A World Apart

A World Apart - Mel Gough Originally reviewed at Sinfully.

Ben is a cop in a small town in Georgia. He has quickly climbed as high as he can in the Department, and this focus on work is probably a contributing factor to his marriage dissolving. He works with his best friend, Jason who has brought in a suspect in a hit and run and is not really giving the man a fair shake. Ben intervenes as the “good cop” and finds there is something about Donnie Saunders that intrigues him. Another chance meeting in an unexpected place has Ben deciding to learn more about the man. Ben is bisexual, something that he has kept to himself, and finds himself drawn to Donnie from the first time they meet, which isn’t under the best of circumstances.

Donnie Saunders can’t seem to catch a break. His life is and has been hellish, but he is trying to break free, doing things to better himself and his situation. The fact that Ben was so nice to him when he was arrested is something that astounds him. Meeting Ben again has Donnie hoping for things that he believes are impossible, until it all seems to be right there for the taking. His fear is that when Ben learns his secrets he will be gone as fast as he can.

Donnie and Ben are both very sweet, very likeable characters. Donnie, especially, can’t seem to catch a break, but remains a caring, hopeful man. Nothing has been easy for him and his circumstances are heartbreaking. From the start Ben just wants to get to know and protect Donnie. Ben quickly falls for him even as his marriage is just being dissolved. They’ve barely known each other when Ben finds himself unable to think of not being with the man.

The story is told from Ben’s POV, but oddly I felt that I got to know Donnie better than Ben. There are sections of the story where we are given Donnie’s feelings and experiences in a sort of third-person omniscient POV, which gave a detached feeling to those portions, yet still managed to convey Donnie’s situation and struggles. This is definitely an insta-love story which would be fine, but other than dealing with one crisis after another, there wasn’t a lot of time for these two to just talk and get to know each other. Ben also comes off as almost too perfect in his relationship with Donnie. They move quickly and nothing seems to throw him as far as Donnie is concerned, and without spoiling things, there are a few very serious issues that Donnie is dealing with that will affect both of them, and Ben is able to just roll with it which didn’t come off as very realistic. On the other hand with regard to his marriage everything throws him; his wife (who is not one of those horrible exes so points there) eventually telling him it’s time for him to move out now that he is moving on with Donnie throws him into a tailspin so I found it hard to reconcile these two behaviors.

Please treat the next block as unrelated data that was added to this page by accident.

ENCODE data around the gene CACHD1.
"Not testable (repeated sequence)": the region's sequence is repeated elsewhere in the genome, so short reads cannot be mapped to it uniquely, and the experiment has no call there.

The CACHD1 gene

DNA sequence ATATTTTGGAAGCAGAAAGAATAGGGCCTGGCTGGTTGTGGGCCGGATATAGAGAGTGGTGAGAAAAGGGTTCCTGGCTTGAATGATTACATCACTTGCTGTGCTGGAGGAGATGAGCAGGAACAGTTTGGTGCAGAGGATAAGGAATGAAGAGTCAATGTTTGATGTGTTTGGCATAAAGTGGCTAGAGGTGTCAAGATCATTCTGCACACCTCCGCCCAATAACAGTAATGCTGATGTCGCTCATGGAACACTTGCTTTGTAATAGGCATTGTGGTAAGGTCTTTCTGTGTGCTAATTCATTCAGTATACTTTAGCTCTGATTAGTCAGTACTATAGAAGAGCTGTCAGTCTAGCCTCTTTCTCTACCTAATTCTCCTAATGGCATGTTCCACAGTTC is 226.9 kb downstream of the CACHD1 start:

While the main part of the story, Ben and Donnie dealing with Donnie’s life, mostly worked for me, there was a lot going on that was never fully flushed out or that seemed to be set up for an arc and just faded away. Ben’s best friend and work partner Jason, who meet in the first chapter and makes a pretty big impression, pretty much disappears for most of the book then pops back at the end. Over the course of the weeks Ben is dealing with everything changing and he is missing work, Jason is nowhere to be found. Also, the breakup of Ben’s marriage and how to work things out with his young daughter seemed to be very secondary to everything else and managed to wrap up quickly and easily. Finally, there are UK terms and usage that pop up quite a few times in these two Southern boys’ conversations that threw me a bit, but as I did read an ARC it’s possible that it may have been caught in final editing.

A World Apart is Mel Gough’s debut novel and all the bones of a good hurt-comfort story are here, including two likeable main characters. The story kept me reading, but there was too much going on without enough time to fully flesh out all the storylines and I think the development of the relationship suffered some for all the external issues. While it didn’t fully work for me, I think there is plenty here for a lot of readers to like especially if you love hurt-comfort where everything works out in the end.